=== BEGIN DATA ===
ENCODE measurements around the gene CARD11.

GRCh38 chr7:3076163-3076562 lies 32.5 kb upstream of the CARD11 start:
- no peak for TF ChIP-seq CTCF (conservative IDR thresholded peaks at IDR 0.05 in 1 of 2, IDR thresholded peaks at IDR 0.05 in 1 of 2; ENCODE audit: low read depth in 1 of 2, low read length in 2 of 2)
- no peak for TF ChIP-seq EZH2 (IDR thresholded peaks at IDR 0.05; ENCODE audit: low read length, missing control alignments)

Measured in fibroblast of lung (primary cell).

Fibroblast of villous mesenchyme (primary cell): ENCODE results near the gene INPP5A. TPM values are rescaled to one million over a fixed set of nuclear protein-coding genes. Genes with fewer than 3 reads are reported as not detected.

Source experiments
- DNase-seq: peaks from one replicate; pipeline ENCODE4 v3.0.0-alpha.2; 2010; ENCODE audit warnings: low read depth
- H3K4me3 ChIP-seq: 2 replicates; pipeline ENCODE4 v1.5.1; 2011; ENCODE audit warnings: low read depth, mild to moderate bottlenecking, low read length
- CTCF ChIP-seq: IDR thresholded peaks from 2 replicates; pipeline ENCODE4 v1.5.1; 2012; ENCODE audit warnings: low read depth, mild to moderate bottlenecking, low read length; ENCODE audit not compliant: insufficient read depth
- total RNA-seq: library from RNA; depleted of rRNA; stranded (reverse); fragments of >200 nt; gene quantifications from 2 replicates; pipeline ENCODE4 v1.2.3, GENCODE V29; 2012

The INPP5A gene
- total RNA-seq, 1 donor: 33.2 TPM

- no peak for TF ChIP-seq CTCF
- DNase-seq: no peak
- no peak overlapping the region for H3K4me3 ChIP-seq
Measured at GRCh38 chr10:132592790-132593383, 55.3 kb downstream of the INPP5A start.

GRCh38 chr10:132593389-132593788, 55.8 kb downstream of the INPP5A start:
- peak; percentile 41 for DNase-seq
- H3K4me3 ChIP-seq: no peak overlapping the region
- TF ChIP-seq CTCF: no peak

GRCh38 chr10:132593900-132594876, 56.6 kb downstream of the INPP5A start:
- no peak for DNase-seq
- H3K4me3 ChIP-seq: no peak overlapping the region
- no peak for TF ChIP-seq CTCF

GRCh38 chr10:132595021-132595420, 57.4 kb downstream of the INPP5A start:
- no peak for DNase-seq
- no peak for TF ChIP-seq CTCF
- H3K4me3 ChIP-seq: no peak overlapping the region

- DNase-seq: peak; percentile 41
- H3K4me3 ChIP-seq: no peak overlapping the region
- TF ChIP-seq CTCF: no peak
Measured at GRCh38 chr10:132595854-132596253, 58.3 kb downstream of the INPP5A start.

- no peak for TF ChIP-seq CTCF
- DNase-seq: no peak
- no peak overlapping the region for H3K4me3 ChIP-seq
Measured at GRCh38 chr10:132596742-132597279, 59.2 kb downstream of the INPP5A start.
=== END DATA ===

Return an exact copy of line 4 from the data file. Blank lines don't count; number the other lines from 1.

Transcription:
- no peak for TF ChIP-seq EZH2 (IDR thresholded peaks at IDR 0.05; ENCODE audit: low read length, missing control alignments)